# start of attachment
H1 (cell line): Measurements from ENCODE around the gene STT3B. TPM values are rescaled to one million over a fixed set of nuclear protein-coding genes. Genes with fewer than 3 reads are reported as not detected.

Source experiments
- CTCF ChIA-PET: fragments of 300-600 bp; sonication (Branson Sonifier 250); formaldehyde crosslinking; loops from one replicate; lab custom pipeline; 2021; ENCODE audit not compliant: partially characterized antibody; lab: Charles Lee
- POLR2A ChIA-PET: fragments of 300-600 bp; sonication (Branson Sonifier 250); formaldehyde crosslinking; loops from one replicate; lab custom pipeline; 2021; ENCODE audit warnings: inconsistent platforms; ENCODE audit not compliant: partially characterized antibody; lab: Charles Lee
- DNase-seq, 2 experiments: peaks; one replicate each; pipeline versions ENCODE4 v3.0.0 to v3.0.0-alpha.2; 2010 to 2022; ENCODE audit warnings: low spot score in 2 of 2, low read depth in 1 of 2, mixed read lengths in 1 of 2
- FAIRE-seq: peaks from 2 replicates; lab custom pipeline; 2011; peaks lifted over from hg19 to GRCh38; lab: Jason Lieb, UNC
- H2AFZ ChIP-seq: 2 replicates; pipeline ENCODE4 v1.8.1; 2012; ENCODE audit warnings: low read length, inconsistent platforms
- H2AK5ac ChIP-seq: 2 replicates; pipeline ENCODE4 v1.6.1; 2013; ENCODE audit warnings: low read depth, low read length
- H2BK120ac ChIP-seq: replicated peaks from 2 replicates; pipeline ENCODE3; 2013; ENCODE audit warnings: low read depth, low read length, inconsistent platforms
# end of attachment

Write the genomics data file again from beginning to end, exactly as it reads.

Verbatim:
H1 (cell line): Measurements from ENCODE around the gene STT3B. TPM values are rescaled to one million over a fixed set of nuclear protein-coding genes. Genes with fewer than 3 reads are reported as not detected.

Source experiments
- CTCF ChIA-PET: fragments of 300-600 bp; sonication (Branson Sonifier 250); formaldehyde crosslinking; loops from one replicate; lab custom pipeline; 2021; ENCODE audit not compliant: partially characterized antibody; lab: Charles Lee
- POLR2A ChIA-PET: fragments of 300-600 bp; sonication (Branson Sonifier 250); formaldehyde crosslinking; loops from one replicate; lab custom pipeline; 2021; ENCODE audit warnings: inconsistent platforms; ENCODE audit not compliant: partially characterized antibody; lab: Charles Lee
- DNase-seq, 2 experiments: peaks; one replicate each; pipeline versions ENCODE4 v3.0.0 to v3.0.0-alpha.2; 2010 to 2022; ENCODE audit warnings: low spot score in 2 of 2, low read depth in 1 of 2, mixed read lengths in 1 of 2
- FAIRE-seq: peaks from 2 replicates; lab custom pipeline; 2011; peaks lifted over from hg19 to GRCh38; lab: Jason Lieb, UNC
- H2AFZ ChIP-seq: 2 replicates; pipeline ENCODE4 v1.8.1; 2012; ENCODE audit warnings: low read length, inconsistent platforms
- H2AK5ac ChIP-seq: 2 replicates; pipeline ENCODE4 v1.6.1; 2013; ENCODE audit warnings: low read depth, low read length
- H2BK120ac ChIP-seq: replicated peaks from 2 replicates; pipeline ENCODE3; 2013; ENCODE audit warnings: low read depth, low read length, inconsistent platforms